Netanyahu expected to take helicopter to airport to avoid protests

Demonstrators planning ‘national day of resistance’ on Thursday said aiming to block route to airport while prime minister scheduled to fly to Italy for official visit

Prime Minister Benjamin Netanyahu walks out of a helicopter as he arrives in northern Israel, December 6, 2018 (Amit Shabi/Yedioth Ahronoth/POOL)
Prime Minister Benjamin Netanyahu walks out of a helicopter as he arrives in northern Israel, December 6, 2018 (Amit Shabi/Yedioth Ahronoth/POOL)

Prime Minister Benjamin Netanyahu will likely travel by helicopter from Jerusalem to Ben Gurion Airport on Thursday before a flight to Italy, due to expected protests which plan to block his route and ground flights, according to Tuesday reports.

Organizers of the protest movement against the government’s plans to weaken the judicial system are preparing to hold a “national day of resistance to the dictatorship” on Thursday. The campaign seeks to disrupt daily life as part of the ongoing protests, similar to last week’s “national day of disruption,” during which demonstrators carried out labor strikes, road blockages and other activities.

Protesters are seeking to ground 100 flights throughout the day of demonstrations, the Kan public broadcaster reported.

Israelis living in Italy are also planning to rally against Netanyahu during his stay in Rome, the report said.

Netanyahu has postponed meetings planned for Thursday to Friday, anticipating he may have trouble flying out of Israel, Channel 13 reported.

Netanyahu is set to meet with his counterpart, Italian Prime Minister Giorgia Meloni, and other high-profile figures before returning to Israel on Saturday night.

The trip is one of Netanyahu’s first international visits since retaking office as prime minister in December.

Mounted police are deployed as Israelis block a main road to protest against plans by Prime Minister Benjamin Netanyahu’s new government to overhaul the judicial system, in Tel Aviv, March 1, 2023. (AP Photo/Oded Balilty)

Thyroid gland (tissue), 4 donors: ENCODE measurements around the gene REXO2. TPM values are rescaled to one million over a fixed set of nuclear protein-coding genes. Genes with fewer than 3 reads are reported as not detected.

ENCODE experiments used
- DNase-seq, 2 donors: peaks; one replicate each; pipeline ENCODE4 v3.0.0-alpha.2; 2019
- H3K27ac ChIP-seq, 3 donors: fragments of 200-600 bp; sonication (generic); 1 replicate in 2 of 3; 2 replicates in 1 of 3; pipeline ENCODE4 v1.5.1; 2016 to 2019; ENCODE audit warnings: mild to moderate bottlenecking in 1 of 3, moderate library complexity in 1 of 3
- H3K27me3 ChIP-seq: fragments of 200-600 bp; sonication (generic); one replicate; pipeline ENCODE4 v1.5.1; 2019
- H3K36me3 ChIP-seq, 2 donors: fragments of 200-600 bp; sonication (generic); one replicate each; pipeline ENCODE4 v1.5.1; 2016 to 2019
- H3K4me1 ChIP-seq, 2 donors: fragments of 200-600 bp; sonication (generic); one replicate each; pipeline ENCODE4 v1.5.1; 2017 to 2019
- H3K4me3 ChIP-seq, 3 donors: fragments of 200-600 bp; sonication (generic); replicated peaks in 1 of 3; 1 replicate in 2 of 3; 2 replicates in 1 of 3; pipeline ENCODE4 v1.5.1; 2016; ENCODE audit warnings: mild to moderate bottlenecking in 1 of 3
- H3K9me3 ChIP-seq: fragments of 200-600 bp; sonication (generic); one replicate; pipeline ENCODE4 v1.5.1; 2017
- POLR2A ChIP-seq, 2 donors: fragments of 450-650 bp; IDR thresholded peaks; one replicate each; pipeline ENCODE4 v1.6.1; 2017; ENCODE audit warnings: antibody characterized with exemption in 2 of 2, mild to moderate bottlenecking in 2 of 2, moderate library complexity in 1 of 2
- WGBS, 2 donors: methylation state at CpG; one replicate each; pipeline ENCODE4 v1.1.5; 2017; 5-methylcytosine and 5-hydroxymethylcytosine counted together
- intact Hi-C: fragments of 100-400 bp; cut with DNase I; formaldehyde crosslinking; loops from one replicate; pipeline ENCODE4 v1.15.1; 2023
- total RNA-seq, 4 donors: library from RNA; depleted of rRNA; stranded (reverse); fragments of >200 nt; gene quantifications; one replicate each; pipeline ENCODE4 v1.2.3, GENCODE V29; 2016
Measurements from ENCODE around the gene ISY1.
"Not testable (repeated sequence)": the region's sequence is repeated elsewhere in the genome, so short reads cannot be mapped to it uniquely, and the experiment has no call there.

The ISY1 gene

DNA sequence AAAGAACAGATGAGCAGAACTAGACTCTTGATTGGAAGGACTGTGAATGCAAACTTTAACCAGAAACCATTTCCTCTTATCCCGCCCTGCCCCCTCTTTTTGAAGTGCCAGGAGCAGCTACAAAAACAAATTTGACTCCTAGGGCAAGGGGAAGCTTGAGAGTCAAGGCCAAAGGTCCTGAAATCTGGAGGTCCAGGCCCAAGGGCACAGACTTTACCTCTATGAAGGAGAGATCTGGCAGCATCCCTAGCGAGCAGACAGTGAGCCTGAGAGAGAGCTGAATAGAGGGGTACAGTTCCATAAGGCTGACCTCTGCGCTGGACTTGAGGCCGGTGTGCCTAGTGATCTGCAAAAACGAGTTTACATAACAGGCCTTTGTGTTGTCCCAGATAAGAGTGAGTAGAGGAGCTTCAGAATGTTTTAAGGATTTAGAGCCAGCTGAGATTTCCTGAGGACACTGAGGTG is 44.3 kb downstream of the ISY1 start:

Netanyahu’s trip already faced complications when national carrier El Al was unable to find pilots to fly the prime minister and his delegation to Italy.

Some reports had indicated that the difficulty in finding a crew to staff the flight was tied to the widespread public protests. El Al denied that the issues were political, but rather a lack of pilots qualified to fly the model of plane requested by Netanyahu, a Boeing 777 wide-body airliner that is expensive to operate.

After a dispute over the flight, Netanyahu, his wife, and staff will now travel on a smaller Boeing 737 operated by El Al for the four-hour flight.

For many years, Netanyahu has faced questions over his seeming preference for costly creature comforts while flying, such as having a special bed installed for a short trip to the UK several years ago. An airplane he commissioned for use by the state’s leaders, also a 777, was mothballed by the previous administration as a waste of money, but has since been revived by Netanyahu, though it is not yet operational.

The premier’s most recent trip abroad took place last month when flew to France to meet with French President Emmanuel Macron in Paris. He also met with business chiefs and Jewish community leaders during the visit to France.

Israelis protest against the government’s planned overhaul to the legal system, outside the president’s residence in Jerusalem, on March 4, 2023. (Yonatan Sindel/Flash90)

Mass protests have rocked Israel for over two months since Justice Minister Yariv Levin announced the government’s plans to drastically restructure the judiciary.

Critics say the government’s planned judicial overhaul will weaken Israel’s democratic character, remove a key element of its checks and balances, and leave minorities unprotected. Supporters say it is a much-needed reform to rein in an activist court.

Last week, protesters held a flagship rally in Tel Aviv and blocked a key junction in the city during the “day of disruption” against the judicial plans. Police used horse-mounted cops, water cannons, and stun grenades to disperse the demonstrators.

The force came under criticism for the rough treatment of the protesters, including over an officer who hurled a stun grenade into a crowd of people. An investigation has been opened into the officer’s actions.

National Security Minister Itamar Ben Gvir has instructed police to use a heavy hand against anti-judicial overhaul protesters who block roads, and who have been painted by himself and several members of the government as “anarchists.”

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